Renny Harlin Best Quotes

Renny Harlin is a Finnish film director and producer. His films include A Nightmare on Elm Street 4: The Dream Master, Die Hard 2, Cliffhanger, The Long Kiss Goodnight and Deep Blue Sea. Enjoy Renny Harlin’s best quotes below.

Renny Harlin
“You just never give up, no matter how hard the challenges are, and observe this world with a healthy dose of criticism and don’t just follow the herd like somebody else might do.”
“This was in ’79. I got pretty restless there, sitting around with a lot of people sitting around smoking cigarettes and talking about films, but nobody really doing anything.”
“I went out to some advertising agencies and asked if I could do anything.”
“In Finland, getting a university degree is the first thing that you expect your kids to do.”
“Actually, it was first a movie called Gale Force, which was a hurricane movie. That script never came together, and then the same deal was replaced with Cliffhanger.”
“You want to do something that shows some type individuality and talent and imagination – at the same time, you want to be truthful to the predecessors, because obviously the audience liked something about them and you have to replicate that experience to a certain extent.”
“I became a real Shell Motor Oil expert, and I did this 25-minute film. It turned out really well and, as a result, they offered me more work and lots of commercials to direct.”
“What I learned most was how to tell a story in 15 seconds or 30 seconds or 60 seconds – to have some kind of goal of what to try to do and make it happen in that time.”
“There were a lot of people dreaming about making films, and they would finance maybe 6 films a year. Because they were funded by the government, the films sort-of had to deal with serious social issues – and, as a result, nobody went to see those films.”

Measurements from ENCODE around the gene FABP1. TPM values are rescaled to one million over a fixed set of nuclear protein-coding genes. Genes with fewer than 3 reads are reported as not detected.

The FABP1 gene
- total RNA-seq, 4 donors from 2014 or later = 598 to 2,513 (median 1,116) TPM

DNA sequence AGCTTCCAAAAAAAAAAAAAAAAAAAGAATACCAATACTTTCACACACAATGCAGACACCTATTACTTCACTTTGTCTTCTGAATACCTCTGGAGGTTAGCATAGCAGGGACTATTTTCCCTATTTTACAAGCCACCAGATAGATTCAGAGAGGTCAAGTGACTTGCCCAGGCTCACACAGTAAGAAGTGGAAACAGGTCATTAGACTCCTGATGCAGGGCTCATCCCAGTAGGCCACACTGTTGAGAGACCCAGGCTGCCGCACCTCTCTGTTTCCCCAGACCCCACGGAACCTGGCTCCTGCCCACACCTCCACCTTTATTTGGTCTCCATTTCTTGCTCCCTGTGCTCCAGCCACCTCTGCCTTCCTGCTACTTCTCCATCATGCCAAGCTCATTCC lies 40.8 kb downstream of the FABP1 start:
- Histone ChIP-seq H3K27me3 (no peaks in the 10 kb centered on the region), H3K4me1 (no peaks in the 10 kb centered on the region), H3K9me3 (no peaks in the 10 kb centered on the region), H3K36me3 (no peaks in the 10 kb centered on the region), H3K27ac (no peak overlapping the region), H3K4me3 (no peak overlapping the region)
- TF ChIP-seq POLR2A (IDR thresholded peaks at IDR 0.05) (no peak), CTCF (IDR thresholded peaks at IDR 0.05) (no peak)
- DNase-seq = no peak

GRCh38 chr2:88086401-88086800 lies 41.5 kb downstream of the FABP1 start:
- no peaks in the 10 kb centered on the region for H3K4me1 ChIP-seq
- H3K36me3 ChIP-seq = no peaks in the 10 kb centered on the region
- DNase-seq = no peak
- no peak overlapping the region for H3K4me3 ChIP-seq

“Ford Fairlane was one of those movies that was so much fun to make that it was bound not to be a big hit.”
“I decided that, somehow, I had to get out of there and go to Hollywood. I had never been to America.”
“I did some film reviews for small papers in Finland and things like that to be able to keep living here.”
“I learned a lot about how to shoot and how to put together sequences.”
“I loved movies and went to see every movie I could in Finland.”
“I was making films when I was about 12 years old – Super-8 films.”
“My very, very first professional job was when I was 19 years old – I got a job doing an educational industrial film on Shell Motor Oil’s oil products. I really put my heart into it – I wrote a script for it, I did a lot of research.”
“Several times we were stranded in strange places without any money and with our credit cards cancelled – trapped in a hotel that we couldn’t check out of because we had no money to check out.”
“A government institution called the Finnish Film Foundation funds filmmaking there, and I wrote several screenplays but never got any money. They were sent back to me, and they said that they were too commercial for them.”
“At that point, the movie was called Wild Force. Everything fell apart, eventually – our financing completely fell apart – and we were never able to make that film.”
“Eventually I did that, but it took a lot of twists and turns, and there were a year or two there where I was living with no money at all – no home, no car, no nothing. I was living in somebody’s garage in Los Angeles at that point – for a year.”
“Eventually, in ’84, we made a film for a little over a million dollars – with American actors that was shot in English – that was shown in Finland A little action film called Born American.”
“I loved cutting together simple commercials about margarine or soft drinks – all kinds of silly products – but I tried to make the commercials different.”
“I think the reason why we were able to actually get it made was that we were so extremely naive – we had no experience at all here. We didn’t even know that you were supposed to have an agent. We didn’t even have a lawyer. We didn’t know one soul.”
“I’ve continued to always keep in mind having a healthy does of that in Hollywood, now that I am part of the system and obviously have to follow the way the system works – you still have to have that crazy determination.”
“It proved to be pretty impossible to get funds for a feature film in Finland. It’s still small, but the film industry was miniscule at that point in the early ’80s.”

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